I wouldn’t forget it, either! According to the dates given, this would have been around 1915 or so. How much has changed in 100 years! People would practically mob you if you DO seek a job! I see help wanted signs everywhere today.
What does the Bible say about work and the Christian? What kind of work ethic are we supposed to have? Well, firstly, we are supposed to work if we can.
For even when we were with you, we used to give you this order: if anyone is not willing to work, then he is not to eat, either. (2 Thessalonians 3:10).
Seems clear enough. Barnes’ Notes says,
It would seem from this that the evil of which the apostle here complains had begun to operate even when he was with them. There were those who were disposed to be idle, and who needed the solemn command of an apostle to induce them to labor.
Work is not part of the curse that happened after the fall. Sure, toil got harder, but God instituted a command to work before the fall. (Genesis 2:15).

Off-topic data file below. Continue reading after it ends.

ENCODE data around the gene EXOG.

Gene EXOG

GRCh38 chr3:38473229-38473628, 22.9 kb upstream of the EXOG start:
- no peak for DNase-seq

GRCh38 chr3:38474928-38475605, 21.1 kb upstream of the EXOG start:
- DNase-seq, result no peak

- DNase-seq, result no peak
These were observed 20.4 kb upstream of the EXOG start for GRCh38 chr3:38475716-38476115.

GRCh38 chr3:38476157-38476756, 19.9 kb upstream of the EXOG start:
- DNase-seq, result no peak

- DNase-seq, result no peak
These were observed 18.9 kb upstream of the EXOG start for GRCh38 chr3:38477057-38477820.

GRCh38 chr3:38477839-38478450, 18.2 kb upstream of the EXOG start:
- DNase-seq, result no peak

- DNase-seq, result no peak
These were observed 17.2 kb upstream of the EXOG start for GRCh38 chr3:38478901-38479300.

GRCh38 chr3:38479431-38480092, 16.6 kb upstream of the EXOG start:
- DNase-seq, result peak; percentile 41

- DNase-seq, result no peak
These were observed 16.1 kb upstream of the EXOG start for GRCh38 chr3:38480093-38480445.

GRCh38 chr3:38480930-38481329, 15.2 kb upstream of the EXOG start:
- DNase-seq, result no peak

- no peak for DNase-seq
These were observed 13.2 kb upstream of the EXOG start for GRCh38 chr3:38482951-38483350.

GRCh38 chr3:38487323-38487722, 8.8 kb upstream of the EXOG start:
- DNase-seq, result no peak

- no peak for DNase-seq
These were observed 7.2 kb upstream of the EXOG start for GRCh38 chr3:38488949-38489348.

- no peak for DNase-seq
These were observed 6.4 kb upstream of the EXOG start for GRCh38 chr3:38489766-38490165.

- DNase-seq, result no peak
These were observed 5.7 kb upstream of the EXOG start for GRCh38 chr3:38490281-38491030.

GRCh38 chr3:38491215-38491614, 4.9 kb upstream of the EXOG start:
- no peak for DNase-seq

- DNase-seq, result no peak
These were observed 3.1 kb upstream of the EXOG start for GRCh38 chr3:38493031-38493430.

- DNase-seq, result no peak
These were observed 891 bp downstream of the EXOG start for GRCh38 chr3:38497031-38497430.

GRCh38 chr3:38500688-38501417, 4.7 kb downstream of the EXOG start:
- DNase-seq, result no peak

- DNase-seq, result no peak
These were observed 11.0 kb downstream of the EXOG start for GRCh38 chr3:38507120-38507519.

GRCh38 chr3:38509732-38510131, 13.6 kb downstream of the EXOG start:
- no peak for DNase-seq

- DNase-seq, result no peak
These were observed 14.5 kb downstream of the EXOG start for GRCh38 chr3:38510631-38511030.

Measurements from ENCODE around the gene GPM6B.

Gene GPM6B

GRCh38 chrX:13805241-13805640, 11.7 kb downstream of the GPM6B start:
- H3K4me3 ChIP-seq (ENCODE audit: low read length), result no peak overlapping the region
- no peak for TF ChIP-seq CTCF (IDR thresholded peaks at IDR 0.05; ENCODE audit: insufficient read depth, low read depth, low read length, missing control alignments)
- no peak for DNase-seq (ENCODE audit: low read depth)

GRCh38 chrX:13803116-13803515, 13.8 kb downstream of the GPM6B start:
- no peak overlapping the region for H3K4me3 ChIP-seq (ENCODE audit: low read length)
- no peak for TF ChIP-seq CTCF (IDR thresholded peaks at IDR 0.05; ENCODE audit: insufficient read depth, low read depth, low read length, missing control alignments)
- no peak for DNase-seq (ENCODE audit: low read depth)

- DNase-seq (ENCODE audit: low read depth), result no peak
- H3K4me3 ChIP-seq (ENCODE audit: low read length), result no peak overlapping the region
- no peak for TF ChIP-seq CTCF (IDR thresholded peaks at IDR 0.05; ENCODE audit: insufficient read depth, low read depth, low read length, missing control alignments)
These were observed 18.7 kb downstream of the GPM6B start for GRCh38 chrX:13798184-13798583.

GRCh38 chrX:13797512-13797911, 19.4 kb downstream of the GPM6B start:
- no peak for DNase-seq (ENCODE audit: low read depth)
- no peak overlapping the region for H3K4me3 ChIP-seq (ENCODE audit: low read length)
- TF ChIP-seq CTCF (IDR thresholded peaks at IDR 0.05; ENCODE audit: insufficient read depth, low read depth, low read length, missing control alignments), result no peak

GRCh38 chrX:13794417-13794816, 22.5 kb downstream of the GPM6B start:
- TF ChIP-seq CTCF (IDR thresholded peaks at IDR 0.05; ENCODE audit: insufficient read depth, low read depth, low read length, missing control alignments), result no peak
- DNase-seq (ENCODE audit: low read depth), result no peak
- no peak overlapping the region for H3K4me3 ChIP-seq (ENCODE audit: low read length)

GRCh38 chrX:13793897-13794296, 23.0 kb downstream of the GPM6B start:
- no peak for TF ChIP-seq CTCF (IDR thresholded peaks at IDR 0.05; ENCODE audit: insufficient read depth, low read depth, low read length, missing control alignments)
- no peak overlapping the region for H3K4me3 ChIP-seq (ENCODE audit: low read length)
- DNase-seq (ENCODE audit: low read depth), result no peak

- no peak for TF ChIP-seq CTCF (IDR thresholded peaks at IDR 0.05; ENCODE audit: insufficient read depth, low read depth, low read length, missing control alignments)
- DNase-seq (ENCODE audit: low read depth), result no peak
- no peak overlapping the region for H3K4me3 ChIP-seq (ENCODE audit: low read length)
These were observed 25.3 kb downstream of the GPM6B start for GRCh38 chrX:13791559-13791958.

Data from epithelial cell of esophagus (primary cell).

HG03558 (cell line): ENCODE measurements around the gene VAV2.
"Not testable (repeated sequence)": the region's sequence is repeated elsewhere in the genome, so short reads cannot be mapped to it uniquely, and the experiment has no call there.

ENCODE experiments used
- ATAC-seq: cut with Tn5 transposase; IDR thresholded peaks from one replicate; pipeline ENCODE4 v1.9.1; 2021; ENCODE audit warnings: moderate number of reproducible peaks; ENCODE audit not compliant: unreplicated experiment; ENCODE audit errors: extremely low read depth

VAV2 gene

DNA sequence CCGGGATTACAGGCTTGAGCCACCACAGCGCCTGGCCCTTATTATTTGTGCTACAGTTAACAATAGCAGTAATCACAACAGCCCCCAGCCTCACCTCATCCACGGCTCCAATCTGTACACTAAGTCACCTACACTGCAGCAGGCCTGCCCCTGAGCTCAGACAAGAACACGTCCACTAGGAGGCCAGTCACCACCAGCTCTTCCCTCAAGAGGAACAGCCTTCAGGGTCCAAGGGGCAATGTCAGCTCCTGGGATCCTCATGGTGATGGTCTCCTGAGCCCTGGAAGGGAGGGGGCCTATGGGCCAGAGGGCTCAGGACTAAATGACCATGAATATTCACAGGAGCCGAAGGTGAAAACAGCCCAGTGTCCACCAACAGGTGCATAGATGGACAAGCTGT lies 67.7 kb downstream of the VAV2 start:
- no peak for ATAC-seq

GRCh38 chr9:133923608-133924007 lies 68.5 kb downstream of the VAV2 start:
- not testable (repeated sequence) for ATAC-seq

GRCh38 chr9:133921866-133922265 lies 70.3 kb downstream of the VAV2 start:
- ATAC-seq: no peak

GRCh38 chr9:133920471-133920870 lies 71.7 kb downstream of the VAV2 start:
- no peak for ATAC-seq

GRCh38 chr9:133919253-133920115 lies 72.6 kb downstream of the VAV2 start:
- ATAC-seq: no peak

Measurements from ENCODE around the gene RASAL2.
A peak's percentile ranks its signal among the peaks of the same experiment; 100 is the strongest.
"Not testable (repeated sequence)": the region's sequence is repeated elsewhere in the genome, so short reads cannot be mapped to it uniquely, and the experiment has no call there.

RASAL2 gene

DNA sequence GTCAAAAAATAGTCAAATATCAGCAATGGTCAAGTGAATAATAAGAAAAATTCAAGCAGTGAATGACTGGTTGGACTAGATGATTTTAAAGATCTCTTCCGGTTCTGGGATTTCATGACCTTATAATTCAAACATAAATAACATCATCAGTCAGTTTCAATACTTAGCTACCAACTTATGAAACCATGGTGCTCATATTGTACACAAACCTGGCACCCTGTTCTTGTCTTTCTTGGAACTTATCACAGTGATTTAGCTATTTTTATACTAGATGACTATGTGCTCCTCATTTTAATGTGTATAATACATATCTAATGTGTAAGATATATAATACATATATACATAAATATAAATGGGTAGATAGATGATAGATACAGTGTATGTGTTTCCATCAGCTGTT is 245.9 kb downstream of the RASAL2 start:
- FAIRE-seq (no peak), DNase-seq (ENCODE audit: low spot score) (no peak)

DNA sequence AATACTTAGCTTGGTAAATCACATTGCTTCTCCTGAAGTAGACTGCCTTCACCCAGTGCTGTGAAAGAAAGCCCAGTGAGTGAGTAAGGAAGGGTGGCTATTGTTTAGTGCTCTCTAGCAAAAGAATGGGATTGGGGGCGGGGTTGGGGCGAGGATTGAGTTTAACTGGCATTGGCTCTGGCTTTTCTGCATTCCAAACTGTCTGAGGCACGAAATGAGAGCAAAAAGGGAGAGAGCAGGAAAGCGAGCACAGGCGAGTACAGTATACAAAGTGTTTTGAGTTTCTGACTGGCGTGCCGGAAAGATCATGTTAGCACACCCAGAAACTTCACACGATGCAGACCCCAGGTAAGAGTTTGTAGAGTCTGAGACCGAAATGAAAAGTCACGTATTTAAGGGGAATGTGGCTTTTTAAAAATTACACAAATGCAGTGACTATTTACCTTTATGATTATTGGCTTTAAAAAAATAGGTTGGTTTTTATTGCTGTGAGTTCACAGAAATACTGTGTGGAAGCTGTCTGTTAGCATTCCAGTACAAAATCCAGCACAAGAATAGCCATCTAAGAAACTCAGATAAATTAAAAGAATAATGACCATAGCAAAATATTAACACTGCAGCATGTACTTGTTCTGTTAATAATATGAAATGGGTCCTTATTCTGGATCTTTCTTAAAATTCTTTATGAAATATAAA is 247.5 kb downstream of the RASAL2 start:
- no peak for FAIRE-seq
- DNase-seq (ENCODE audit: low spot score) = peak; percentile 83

These folks that Paul had report of who were not working didn’t seem to have the issue of drunkenness or gluttony, just idleness. This is not OK. Matthew Henry and other commenters on the Bible seem to think that the Thessalonians’ idleness was because after Paul taught them the last things doctrines about the soon coming of Christ, some believers took it too literally and would not work so they could lay around and wait for His appearing. No, no, no. That’s not how it works, Paul admonished in the next verse (1 Thessalonians 4:11).
Not working brings other issues, including idleness which further tempts to being a busybody. God requires us to work if we can. There are many Proverbs about laziness, sluggards, and what happens to those who won’t work.